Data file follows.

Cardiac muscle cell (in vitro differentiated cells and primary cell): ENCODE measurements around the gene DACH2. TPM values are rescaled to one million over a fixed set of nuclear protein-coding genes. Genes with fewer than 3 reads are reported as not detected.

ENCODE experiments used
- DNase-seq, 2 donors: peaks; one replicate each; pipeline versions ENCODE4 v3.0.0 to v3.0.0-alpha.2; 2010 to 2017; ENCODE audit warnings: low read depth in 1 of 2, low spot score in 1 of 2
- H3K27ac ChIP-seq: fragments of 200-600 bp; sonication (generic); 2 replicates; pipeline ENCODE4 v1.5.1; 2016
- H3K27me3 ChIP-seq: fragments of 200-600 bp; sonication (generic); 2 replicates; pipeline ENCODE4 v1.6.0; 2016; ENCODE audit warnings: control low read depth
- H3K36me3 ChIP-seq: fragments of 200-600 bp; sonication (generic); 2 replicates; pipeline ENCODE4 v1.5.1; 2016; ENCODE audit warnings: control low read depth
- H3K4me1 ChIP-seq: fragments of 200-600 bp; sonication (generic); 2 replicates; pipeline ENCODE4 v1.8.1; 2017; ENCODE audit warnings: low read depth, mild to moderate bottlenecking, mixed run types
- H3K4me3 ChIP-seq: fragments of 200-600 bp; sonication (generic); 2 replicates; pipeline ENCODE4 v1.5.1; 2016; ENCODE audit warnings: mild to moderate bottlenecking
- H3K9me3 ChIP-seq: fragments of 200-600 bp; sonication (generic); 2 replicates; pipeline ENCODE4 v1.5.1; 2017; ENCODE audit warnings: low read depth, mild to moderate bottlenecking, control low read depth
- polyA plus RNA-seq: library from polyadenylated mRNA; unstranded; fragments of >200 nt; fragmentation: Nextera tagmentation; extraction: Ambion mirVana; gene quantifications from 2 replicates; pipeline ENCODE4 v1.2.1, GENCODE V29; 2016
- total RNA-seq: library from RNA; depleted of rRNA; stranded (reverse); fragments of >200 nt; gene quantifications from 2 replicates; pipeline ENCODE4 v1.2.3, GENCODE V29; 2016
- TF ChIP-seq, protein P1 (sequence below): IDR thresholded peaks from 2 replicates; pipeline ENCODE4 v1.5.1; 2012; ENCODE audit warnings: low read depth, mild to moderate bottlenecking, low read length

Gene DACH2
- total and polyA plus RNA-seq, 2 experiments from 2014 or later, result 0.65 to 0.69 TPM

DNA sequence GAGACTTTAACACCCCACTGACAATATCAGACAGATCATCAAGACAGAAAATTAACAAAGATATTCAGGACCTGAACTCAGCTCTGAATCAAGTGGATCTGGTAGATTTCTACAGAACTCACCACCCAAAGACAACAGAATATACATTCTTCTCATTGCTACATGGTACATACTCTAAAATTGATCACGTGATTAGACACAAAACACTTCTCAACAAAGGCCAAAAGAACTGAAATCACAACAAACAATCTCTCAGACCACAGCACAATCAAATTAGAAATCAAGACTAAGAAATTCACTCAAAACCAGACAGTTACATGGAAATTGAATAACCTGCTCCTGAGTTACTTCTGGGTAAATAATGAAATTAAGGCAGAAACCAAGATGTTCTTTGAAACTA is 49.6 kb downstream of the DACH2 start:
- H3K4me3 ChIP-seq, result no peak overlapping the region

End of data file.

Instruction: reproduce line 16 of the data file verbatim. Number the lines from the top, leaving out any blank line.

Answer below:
- H3K4me3 ChIP-seq, result no peak overlapping the region